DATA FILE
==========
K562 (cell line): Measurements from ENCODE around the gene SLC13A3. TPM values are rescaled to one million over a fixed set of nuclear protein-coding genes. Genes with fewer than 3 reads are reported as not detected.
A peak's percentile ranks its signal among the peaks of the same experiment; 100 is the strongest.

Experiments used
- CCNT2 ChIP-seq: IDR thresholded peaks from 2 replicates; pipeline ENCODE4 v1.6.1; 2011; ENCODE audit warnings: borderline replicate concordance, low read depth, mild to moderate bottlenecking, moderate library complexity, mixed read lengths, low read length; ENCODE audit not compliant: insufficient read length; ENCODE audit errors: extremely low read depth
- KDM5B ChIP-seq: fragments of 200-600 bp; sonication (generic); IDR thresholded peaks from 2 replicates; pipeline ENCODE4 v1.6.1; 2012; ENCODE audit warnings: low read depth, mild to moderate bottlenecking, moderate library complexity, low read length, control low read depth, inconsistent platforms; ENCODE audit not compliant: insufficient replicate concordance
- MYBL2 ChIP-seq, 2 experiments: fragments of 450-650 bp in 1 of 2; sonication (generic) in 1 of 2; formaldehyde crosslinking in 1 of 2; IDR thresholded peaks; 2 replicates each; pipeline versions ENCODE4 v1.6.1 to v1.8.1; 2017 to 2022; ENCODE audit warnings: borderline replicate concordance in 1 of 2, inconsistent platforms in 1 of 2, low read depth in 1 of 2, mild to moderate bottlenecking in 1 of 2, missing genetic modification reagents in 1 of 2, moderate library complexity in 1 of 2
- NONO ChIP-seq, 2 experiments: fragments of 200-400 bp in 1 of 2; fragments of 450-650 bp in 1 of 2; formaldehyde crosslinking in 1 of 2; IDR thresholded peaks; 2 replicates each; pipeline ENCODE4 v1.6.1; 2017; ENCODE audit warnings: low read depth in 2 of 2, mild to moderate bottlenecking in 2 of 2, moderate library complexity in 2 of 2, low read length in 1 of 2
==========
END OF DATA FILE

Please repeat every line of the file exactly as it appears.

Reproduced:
K562 (cell line): Measurements from ENCODE around the gene SLC13A3. TPM values are rescaled to one million over a fixed set of nuclear protein-coding genes. Genes with fewer than 3 reads are reported as not detected.
A peak's percentile ranks its signal among the peaks of the same experiment; 100 is the strongest.

Experiments used
- CCNT2 ChIP-seq: IDR thresholded peaks from 2 replicates; pipeline ENCODE4 v1.6.1; 2011; ENCODE audit warnings: borderline replicate concordance, low read depth, mild to moderate bottlenecking, moderate library complexity, mixed read lengths, low read length; ENCODE audit not compliant: insufficient read length; ENCODE audit errors: extremely low read depth
- KDM5B ChIP-seq: fragments of 200-600 bp; sonication (generic); IDR thresholded peaks from 2 replicates; pipeline ENCODE4 v1.6.1; 2012; ENCODE audit warnings: low read depth, mild to moderate bottlenecking, moderate library complexity, low read length, control low read depth, inconsistent platforms; ENCODE audit not compliant: insufficient replicate concordance
- MYBL2 ChIP-seq, 2 experiments: fragments of 450-650 bp in 1 of 2; sonication (generic) in 1 of 2; formaldehyde crosslinking in 1 of 2; IDR thresholded peaks; 2 replicates each; pipeline versions ENCODE4 v1.6.1 to v1.8.1; 2017 to 2022; ENCODE audit warnings: borderline replicate concordance in 1 of 2, inconsistent platforms in 1 of 2, low read depth in 1 of 2, mild to moderate bottlenecking in 1 of 2, missing genetic modification reagents in 1 of 2, moderate library complexity in 1 of 2
- NONO ChIP-seq, 2 experiments: fragments of 200-400 bp in 1 of 2; fragments of 450-650 bp in 1 of 2; formaldehyde crosslinking in 1 of 2; IDR thresholded peaks; 2 replicates each; pipeline ENCODE4 v1.6.1; 2017; ENCODE audit warnings: low read depth in 2 of 2, mild to moderate bottlenecking in 2 of 2, moderate library complexity in 2 of 2, low read length in 1 of 2